The field of punishment theory promises to deal with the question of whether state punishment can be justified and on what grounds. In this field, punishment is rarely conceptualized as imprisonment. Even in the more practical subfield of sentencing theory, the realities of prison conditions rarely appear. Legal actors borrow the vocabulary of punishment and sentencing theory, proceeding as if theories speak to and justify the practice of imposing custodial sanctions and imprisonment generally. This article tries to explain how the fields of punishment and sentencing theory largely avoid the prison. The question, in a sense, is how a field can evade what is ostensibly its own subject matter. What this critique means is that sentencing authorities and other legal actors should turn away from punishment theory – or should look well beyond its boundaries – when they are thinking through the legitimacy and severity of the custodial sanctions they are imposing and administering.

    "Sentencing Ashley Smith: How Prison Conditions Relate to the Aims of Punishment" (2017) Canadian Journal of Law and Society Vol. 32, No. 2, 187–207
    Ashley Smith’s experience in the adult prison system flowed from certain of its systemic features. This article considers whether and how it is possible to reconcile the basic commitments of sentencing law, including the legal aims of punishment, with that systemic portrait. The youth court that ordered Smith’s transfer to adult custody relied upon an idealized conception of adult imprisonment, just as ordinary adult sentencing courts do. Judges purport to stipulate the severity of punishment , but tend not to consider how prison conditions will shape the severity of the sanction. Even where a particular defendant is likely to face unique difficulties in custody, courts tend to take notice in limited and rare ways. Smith’s experience in adult custody challenges us to more clearly identify, and to consider extending, doctrinal sentencing rules that represent a judicial concern with the effects and prospects of imprisonment in particular cases.

    “The Legitimate Scope of Criminal Law: A Question for Legal History?” (2017) Critical Analysis of Law, Vol. 4, No. 1, 11–21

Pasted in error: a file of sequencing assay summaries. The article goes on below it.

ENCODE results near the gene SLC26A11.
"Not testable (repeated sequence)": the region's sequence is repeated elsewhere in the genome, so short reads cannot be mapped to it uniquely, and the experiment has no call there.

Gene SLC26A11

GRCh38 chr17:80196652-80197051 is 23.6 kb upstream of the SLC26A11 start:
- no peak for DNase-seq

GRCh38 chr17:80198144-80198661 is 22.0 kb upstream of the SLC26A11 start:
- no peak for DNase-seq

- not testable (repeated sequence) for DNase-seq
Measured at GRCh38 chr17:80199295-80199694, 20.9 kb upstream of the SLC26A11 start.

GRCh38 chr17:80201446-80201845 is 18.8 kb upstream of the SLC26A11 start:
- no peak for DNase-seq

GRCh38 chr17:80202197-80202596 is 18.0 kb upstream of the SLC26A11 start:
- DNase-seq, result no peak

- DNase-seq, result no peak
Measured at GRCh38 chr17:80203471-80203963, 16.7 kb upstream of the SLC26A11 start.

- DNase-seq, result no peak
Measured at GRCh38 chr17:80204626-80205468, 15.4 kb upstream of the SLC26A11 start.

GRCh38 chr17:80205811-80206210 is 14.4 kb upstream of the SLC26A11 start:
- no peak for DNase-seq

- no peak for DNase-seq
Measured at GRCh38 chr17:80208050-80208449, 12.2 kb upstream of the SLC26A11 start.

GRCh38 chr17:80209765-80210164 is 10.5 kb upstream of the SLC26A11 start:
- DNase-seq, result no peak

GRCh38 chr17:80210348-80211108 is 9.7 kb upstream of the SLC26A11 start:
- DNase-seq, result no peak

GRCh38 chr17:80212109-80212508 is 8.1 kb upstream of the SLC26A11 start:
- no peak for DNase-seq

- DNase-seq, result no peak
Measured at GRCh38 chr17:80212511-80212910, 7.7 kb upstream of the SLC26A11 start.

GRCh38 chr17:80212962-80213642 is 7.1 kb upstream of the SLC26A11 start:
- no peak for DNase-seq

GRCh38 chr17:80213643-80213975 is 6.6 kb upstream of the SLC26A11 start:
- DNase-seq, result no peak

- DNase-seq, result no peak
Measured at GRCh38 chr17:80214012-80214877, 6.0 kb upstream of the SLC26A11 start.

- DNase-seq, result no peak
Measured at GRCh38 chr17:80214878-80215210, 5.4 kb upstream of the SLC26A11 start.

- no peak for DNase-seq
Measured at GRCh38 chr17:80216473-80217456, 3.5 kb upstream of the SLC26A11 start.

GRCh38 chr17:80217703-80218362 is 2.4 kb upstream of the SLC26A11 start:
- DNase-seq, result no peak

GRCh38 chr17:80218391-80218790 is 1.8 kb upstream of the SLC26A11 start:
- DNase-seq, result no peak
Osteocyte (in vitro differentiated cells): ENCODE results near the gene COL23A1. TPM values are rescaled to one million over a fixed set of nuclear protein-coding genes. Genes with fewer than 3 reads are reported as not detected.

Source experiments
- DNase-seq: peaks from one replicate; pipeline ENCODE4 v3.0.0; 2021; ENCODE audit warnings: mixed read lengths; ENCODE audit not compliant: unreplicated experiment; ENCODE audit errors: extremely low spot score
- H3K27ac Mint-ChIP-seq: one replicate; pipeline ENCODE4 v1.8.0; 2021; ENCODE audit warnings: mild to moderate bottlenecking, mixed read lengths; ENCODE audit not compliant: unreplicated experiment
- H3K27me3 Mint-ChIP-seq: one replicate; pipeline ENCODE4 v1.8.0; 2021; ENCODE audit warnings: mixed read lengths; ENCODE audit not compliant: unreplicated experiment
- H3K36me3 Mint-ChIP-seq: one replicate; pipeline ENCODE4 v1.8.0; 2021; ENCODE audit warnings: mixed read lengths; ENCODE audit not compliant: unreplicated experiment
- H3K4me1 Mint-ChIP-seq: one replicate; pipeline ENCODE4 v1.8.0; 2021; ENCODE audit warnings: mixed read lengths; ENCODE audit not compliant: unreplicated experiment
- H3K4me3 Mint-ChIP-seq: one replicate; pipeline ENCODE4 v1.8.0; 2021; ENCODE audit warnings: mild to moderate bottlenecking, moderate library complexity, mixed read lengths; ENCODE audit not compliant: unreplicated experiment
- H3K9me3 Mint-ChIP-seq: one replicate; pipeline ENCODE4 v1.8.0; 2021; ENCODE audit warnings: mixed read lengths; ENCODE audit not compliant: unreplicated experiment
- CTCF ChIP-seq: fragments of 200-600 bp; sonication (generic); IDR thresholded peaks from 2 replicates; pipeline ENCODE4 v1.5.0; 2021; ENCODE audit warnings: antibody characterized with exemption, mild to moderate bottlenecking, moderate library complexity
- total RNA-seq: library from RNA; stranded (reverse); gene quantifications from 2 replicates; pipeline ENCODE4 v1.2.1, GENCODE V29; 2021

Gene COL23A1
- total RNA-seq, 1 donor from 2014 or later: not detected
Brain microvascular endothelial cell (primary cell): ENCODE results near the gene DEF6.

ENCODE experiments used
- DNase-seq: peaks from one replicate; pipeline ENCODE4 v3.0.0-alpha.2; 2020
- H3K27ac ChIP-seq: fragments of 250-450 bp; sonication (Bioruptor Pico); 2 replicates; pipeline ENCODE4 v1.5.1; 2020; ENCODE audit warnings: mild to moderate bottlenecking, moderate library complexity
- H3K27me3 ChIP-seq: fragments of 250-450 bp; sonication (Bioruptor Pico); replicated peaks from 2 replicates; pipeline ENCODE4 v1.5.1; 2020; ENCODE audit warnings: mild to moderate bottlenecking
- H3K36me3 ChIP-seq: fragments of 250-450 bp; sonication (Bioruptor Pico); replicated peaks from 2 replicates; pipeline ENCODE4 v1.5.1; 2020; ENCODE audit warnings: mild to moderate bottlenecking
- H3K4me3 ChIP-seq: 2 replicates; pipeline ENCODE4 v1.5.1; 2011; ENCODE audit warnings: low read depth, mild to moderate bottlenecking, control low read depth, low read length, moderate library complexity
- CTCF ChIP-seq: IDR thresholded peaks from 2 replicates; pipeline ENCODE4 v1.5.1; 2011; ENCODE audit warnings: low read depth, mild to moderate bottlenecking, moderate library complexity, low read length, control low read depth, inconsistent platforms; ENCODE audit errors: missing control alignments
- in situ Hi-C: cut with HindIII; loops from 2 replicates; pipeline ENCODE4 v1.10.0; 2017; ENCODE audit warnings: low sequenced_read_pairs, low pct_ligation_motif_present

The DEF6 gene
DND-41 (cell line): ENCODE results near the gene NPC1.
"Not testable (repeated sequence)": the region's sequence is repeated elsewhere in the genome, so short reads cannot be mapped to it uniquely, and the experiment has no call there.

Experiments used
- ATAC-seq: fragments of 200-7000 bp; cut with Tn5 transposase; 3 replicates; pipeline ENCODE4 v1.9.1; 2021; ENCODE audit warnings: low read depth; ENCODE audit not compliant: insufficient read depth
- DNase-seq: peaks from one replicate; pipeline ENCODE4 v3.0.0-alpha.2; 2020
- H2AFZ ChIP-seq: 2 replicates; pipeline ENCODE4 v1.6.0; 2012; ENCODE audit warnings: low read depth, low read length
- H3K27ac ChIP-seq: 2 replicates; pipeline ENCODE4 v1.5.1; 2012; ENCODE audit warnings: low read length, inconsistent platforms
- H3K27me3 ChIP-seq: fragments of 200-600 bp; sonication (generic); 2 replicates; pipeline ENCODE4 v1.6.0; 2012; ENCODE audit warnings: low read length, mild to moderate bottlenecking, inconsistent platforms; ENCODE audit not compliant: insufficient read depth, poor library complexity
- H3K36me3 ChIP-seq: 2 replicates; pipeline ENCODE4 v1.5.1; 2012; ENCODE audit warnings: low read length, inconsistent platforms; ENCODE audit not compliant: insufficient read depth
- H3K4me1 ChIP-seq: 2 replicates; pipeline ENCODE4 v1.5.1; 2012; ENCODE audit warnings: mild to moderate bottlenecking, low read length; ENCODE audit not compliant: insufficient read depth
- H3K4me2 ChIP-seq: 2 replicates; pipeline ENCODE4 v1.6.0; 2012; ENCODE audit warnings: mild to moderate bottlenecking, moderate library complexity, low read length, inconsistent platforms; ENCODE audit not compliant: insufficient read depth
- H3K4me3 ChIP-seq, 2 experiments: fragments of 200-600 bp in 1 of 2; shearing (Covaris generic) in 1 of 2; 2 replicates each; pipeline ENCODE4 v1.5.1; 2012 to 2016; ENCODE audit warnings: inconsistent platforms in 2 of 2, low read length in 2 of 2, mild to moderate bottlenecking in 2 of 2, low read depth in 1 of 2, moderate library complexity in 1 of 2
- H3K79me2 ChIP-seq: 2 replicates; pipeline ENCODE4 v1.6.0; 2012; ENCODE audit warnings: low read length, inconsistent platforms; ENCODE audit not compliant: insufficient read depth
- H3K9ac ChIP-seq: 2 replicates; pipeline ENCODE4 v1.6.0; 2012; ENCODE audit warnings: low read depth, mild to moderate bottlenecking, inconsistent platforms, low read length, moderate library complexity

Lindsay Farmer argues that criminal law theory is too abstract and decontextualized to achieve the task it sets for itself. In order to articulate the legitimate boundaries of criminal law, theorists must consider specific legal rules in historical context. Farmer declines to announce a new, universal theory of the proper scope of criminal law, but he shows that studying the institutions and social functions of criminal law over time can generate normative insights. This review uses the example of prostitution to explore these claims.

    "'They Want In': Sex Workers and Legitimacy Debates In the Law of Public Interest Standing" (2017) 80 Supreme Court Law Review (2d) 145–175

    “Judging a Joint Submission: Comparing the US and Canada on the Judicial Role in Plea Bargaining” (2017) 32 Criminal Reports (7th), 22–30

    “The Right to Maximum Prisoner Liberty?” (2016) 26 Criminal Reports 7th, 245–250

    “Easy Prisoner Cases” (2015) 71 Supreme Court Law Review (2d) 235-262

    "The Chronic Failure to Control Prisoner Isolation in US and Canadian Law” (2015) Queen's Law Journal, Vol. 40, No. 2, 483–530
    The decision to place a prisoner in isolation can profoundly intensify the severity of a legal sanction of imprisonment. While the Canadian legislative regime offers some protections, prison officials are empowered with broad discretion to make this decision with no judicial input. Strikingly, prisoners can be placed in isolation for indefinite periods of time, which has invited critical scrutiny. Litigation under the Canadian Charter of Rights and Freedoms could challenge the current Canadian scheme, but the US experience of litigating solitary confinement warns of the limits of some forms of judicial intervention as a means to generate effective controls over this practice. In response to extreme forms of solitary confinement, American courts have only articulated minimal constraints and narrow individual exemptions—no court has found the basic practice of indefinite isolation to be constitutionally barred, and it is currently used on a widespread basis. The American example sheds light on the possibilities of litigation as a method of penal reform and reveals a judicial tendency to police only peripheral issues without addressing fundamental flaws in prevailing penal practices. Canadian prison legislation already includes many of the same protections that have been extracted from US courts, but essential protections remain absent in both countries. Law reform efforts should aim for a judicial declaration that prohibits isolation for indefinite and excessive terms, and mandates external oversight over all forms of isolation.

    “The Origins of Unlawful Prison Policies” (2015) Canadian Journal of Human Rights, Vol. 4, No. 1, 91-119